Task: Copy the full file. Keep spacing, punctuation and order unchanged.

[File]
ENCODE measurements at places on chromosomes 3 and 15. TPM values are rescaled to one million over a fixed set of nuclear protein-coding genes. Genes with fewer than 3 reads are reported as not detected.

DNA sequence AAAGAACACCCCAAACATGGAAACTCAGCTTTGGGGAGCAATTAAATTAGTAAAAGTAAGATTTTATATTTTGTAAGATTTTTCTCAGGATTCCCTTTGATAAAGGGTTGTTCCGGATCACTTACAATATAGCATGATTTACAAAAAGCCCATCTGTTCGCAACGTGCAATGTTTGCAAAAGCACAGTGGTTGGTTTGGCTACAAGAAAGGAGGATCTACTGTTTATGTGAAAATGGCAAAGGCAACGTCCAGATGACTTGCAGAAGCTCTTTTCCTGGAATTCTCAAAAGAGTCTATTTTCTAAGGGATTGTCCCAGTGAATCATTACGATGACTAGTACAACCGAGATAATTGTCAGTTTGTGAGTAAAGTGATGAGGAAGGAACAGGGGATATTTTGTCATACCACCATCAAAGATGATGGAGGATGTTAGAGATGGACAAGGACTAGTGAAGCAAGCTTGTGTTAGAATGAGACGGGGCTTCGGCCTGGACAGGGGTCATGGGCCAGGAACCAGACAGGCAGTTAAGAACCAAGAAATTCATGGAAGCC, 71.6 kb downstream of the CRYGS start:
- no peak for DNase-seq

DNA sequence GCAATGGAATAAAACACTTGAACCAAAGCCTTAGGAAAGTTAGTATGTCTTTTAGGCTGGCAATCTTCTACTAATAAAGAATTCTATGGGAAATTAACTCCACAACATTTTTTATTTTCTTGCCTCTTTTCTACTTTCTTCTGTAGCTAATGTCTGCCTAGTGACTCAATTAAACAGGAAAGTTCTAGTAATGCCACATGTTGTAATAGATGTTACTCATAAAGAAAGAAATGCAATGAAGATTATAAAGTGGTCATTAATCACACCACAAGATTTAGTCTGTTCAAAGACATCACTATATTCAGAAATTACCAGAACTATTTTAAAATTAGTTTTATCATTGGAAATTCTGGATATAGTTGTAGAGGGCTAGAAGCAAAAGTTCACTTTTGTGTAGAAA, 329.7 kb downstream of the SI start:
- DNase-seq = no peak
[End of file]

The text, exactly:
ENCODE measurements at places on chromosomes 3 and 15. TPM values are rescaled to one million over a fixed set of nuclear protein-coding genes. Genes with fewer than 3 reads are reported as not detected.

DNA sequence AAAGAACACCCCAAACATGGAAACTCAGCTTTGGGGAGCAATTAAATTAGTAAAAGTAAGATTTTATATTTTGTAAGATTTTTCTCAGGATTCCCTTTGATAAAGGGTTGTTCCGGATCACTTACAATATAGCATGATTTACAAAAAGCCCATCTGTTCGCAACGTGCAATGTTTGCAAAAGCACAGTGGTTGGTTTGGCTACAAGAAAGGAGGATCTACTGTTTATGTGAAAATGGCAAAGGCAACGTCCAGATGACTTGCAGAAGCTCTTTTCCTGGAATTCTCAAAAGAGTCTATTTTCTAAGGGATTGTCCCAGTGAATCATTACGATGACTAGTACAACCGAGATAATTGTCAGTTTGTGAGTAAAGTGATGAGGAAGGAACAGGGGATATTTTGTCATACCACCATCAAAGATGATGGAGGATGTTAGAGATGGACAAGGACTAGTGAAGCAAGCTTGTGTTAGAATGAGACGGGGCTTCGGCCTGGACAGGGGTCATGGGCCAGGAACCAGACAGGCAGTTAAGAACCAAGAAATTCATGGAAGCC, 71.6 kb downstream of the CRYGS start:
- no peak for DNase-seq

DNA sequence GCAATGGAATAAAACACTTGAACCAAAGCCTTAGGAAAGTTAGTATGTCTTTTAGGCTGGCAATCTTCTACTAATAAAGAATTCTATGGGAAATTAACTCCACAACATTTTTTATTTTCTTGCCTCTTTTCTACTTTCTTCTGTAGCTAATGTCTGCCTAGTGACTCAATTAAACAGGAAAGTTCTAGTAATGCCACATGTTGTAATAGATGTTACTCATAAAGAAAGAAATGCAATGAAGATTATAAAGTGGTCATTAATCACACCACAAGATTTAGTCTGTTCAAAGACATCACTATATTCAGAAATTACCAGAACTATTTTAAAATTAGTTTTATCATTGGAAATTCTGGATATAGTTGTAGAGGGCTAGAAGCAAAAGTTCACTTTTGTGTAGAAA, 329.7 kb downstream of the SI start:
- DNase-seq = no peak